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Problem-free Prefit Doors – Toolbox

A door is a door is a door. And although doors might differ in construction or design, you should be doing the exact same thing every time you install one.

For example, always prepare the opening before you attempt to set the jamb.

But the most important steps involve the first five fasteners.


The following video was originally published as part of a Feature Article on Problem-free Prefit Doors. In the video, I break down the first five fasteners. Install these in precisely the correct locations and in exactly the right order. Otherwise, you may not be able to adjust the door properly.


7 Responses to “Problem-free Prefit Doors – Toolbox”

  1. Norm Yeager

    What a great instructional video. I’ve set more prehungs than I can remember but seldom had an intentional or consistent procedure. It seems like I have spent a large part of my years in the trade working harder, not smarter. Your knowledge and communication are a great tool for anyone at any season in their career that maintains a teachable spirit.

  2. Emanuel

    Nice job. Great tips on the installation. Looking forward to using a few of them on my future projects.

  3. Joe

    Wow, I’ve hung some doors, and learned alot of what you were teaching but man do I appreciate learning the things I didn’t know, especially towards the end. Great instruction.

    Thanks a bunch

  4. Phil

    Great tip at the end (too). Thank You.
    I hang a lot of heavy doors and after setting a long screw through the top hinge, I will then shim behind the lower part of the top hinge. (like you mentioned, jamb stock has gotten thinner).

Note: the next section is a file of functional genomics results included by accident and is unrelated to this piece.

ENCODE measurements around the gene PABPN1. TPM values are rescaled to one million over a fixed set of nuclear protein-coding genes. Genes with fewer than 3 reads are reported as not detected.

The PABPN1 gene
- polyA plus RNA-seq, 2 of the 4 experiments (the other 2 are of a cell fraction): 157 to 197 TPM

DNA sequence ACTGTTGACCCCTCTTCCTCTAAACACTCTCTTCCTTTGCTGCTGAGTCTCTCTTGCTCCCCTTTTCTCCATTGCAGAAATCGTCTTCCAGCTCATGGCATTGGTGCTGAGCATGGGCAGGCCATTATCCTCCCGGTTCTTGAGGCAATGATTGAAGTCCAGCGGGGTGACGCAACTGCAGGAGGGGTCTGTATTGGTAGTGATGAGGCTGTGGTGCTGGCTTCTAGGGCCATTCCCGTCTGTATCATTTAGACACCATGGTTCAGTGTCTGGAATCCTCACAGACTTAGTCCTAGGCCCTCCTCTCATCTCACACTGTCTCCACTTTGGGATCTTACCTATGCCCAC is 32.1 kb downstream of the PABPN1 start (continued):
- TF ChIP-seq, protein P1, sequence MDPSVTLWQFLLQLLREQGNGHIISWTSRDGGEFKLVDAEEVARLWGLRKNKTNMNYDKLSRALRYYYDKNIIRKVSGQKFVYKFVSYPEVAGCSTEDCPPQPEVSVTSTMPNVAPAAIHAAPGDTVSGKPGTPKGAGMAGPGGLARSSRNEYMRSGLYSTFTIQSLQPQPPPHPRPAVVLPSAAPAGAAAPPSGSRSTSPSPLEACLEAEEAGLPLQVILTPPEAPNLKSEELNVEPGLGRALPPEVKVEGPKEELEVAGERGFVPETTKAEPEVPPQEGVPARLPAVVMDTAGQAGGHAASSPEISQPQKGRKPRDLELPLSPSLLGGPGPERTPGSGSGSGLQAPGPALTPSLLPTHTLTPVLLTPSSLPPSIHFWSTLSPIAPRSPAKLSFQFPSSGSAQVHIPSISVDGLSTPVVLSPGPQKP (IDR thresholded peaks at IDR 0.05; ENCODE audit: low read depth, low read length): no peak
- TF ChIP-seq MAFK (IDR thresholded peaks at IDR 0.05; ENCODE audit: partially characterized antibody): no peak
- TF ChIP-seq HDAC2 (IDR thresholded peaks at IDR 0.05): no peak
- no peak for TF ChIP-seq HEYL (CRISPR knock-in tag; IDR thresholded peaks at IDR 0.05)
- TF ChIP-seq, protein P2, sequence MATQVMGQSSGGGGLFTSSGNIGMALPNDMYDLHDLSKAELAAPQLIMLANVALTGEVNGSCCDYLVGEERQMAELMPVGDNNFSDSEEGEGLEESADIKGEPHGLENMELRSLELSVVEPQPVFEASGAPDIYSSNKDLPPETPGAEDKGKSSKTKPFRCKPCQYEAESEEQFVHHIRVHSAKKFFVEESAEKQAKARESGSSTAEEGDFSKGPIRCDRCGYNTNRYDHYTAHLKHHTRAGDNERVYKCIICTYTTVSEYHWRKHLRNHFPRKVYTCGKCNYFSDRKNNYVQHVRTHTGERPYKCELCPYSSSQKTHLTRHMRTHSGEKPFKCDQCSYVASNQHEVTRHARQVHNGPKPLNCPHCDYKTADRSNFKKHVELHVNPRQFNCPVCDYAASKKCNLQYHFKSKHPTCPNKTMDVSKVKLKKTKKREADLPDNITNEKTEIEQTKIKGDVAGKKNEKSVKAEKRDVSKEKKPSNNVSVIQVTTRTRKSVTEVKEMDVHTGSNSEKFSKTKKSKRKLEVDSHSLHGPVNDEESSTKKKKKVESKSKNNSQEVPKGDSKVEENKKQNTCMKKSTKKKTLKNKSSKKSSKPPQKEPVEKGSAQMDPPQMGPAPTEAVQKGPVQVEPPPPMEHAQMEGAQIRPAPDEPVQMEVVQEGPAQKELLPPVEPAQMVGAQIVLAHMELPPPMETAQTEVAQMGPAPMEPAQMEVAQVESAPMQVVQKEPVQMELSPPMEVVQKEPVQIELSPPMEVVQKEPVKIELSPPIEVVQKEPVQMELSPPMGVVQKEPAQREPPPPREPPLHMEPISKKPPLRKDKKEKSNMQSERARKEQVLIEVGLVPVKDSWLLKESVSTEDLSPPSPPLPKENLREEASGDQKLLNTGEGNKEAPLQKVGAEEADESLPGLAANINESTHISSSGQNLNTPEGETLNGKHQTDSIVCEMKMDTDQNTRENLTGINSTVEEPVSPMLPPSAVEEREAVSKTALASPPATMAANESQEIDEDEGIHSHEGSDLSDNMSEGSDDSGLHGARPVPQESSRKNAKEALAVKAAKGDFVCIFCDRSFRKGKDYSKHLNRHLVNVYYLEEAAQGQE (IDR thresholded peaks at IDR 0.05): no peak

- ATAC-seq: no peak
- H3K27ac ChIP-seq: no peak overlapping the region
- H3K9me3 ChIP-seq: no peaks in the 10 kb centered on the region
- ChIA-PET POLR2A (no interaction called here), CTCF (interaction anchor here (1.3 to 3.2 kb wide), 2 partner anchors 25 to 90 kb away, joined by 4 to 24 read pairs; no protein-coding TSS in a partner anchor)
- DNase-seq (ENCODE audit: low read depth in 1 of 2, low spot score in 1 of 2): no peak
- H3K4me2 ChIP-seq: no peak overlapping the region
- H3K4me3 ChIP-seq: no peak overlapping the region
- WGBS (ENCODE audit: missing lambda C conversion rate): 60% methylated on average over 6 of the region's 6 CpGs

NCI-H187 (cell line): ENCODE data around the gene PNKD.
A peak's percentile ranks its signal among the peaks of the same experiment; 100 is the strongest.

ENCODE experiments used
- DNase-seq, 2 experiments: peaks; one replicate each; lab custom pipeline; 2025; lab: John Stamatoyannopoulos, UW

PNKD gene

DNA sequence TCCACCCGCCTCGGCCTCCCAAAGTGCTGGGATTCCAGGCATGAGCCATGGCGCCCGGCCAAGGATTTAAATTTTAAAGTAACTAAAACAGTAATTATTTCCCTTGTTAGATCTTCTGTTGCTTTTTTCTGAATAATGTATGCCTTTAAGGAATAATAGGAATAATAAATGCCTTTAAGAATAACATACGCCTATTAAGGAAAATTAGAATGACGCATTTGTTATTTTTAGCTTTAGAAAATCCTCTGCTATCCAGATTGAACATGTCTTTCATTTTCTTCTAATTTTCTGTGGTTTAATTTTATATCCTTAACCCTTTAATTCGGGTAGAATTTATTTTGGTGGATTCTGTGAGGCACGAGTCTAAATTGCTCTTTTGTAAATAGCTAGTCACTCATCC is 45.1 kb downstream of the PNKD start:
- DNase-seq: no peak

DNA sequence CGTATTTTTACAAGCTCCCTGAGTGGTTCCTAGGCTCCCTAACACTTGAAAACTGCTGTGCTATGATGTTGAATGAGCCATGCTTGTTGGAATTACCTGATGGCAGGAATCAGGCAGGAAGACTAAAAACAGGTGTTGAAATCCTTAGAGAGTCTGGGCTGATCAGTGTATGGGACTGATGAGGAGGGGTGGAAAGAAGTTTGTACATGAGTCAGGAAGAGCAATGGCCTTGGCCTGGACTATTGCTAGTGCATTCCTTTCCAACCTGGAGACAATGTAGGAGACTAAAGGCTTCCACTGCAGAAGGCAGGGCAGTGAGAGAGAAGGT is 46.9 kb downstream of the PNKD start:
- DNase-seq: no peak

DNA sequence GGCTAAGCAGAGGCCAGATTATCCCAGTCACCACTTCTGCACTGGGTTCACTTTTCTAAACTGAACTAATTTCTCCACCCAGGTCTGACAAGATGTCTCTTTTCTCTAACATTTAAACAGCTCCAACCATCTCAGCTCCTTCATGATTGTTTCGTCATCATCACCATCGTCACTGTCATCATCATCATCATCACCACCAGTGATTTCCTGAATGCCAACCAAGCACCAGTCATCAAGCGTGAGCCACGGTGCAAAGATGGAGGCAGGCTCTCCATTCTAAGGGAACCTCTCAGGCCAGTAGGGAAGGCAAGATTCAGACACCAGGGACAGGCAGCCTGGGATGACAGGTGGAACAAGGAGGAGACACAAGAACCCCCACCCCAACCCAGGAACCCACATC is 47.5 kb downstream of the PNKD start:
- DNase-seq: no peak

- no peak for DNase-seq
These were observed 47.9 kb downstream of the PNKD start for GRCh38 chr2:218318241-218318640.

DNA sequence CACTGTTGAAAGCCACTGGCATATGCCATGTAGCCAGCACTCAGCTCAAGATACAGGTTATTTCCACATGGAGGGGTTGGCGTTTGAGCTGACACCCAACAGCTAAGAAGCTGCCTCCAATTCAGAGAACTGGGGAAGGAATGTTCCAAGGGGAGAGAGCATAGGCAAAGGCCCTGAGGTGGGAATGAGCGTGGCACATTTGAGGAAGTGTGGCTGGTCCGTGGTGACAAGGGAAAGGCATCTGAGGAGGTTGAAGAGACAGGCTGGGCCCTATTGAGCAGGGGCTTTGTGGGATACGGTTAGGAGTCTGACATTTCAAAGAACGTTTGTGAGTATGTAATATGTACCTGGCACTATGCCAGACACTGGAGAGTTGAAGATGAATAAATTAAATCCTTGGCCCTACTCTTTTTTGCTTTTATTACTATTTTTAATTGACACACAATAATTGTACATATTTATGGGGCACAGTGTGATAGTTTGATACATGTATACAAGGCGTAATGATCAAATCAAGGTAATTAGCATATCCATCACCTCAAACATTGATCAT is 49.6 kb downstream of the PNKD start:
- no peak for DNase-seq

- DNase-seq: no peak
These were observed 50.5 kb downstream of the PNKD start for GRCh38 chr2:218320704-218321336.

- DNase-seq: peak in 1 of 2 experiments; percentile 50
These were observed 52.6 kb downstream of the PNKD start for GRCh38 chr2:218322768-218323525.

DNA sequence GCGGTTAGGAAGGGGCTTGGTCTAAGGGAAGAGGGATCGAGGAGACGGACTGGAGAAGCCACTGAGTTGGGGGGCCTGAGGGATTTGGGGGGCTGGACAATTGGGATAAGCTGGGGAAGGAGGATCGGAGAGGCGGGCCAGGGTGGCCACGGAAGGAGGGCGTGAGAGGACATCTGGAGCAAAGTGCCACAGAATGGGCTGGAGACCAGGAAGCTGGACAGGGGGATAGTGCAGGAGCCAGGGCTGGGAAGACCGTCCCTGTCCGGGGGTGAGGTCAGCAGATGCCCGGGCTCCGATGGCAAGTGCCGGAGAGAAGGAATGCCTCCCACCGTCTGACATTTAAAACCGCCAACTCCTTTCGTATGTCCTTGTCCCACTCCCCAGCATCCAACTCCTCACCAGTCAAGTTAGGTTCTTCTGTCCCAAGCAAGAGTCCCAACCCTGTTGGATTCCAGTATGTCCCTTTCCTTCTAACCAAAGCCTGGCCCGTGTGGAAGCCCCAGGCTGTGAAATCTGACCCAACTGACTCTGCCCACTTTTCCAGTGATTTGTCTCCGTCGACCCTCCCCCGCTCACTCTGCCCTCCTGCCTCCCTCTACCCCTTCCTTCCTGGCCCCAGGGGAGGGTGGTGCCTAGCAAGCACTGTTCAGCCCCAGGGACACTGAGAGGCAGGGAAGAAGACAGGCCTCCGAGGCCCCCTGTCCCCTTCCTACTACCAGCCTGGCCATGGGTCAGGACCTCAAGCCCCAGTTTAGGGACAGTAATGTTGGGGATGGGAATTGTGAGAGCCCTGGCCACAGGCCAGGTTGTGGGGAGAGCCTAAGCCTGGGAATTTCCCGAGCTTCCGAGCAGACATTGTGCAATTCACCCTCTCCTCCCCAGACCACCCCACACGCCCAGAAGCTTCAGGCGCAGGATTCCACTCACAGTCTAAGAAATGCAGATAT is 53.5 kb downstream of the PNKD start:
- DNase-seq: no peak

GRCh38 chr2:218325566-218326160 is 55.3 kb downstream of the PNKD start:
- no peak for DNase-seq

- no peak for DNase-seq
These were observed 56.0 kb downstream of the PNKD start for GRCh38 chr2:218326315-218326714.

And when installing cheap prehungs, I set the short jamb / high side of floor and then the long screw – then check to see if the door mfg has a parallel (reasonably even gap) across the top before setting strike jamb.

    • Gary Katz

      Exactly! I do the same thing with cheap prehungs–when the finished floor hasn’t been installed.

  5. Steve

    So no glass in the mock door… I get it – less weight. But for illustration I wish you had used a door without a giant HOLE in it in the video when you were placing it in the RO and “pinning” it with the first 2 shims at the top

    When most of the the doors I am working on are closed, I can’t reach through them to install shims on both sides and onto the door when smacking on the shims. But if the door is swung open before being secured in the RO it moves in the opening (potentially falling!) How does one carpenter work both sides of the opening without a hole in the door?

    • Gary Katz

      I use that demonstration set at shows all over the country–why would I want to transport that thing with glass in it?
      And what difference does it make? I’ve hung thousands of doors that same way–without a giant HOLE. If you correct the rough opening so there’s only 1/8″ of wiggle room, the jamb is already almost stuck in there from the get go. If you have trouble holding that still or can’t seem to do it alone, take the door off and set the jamb first! :)


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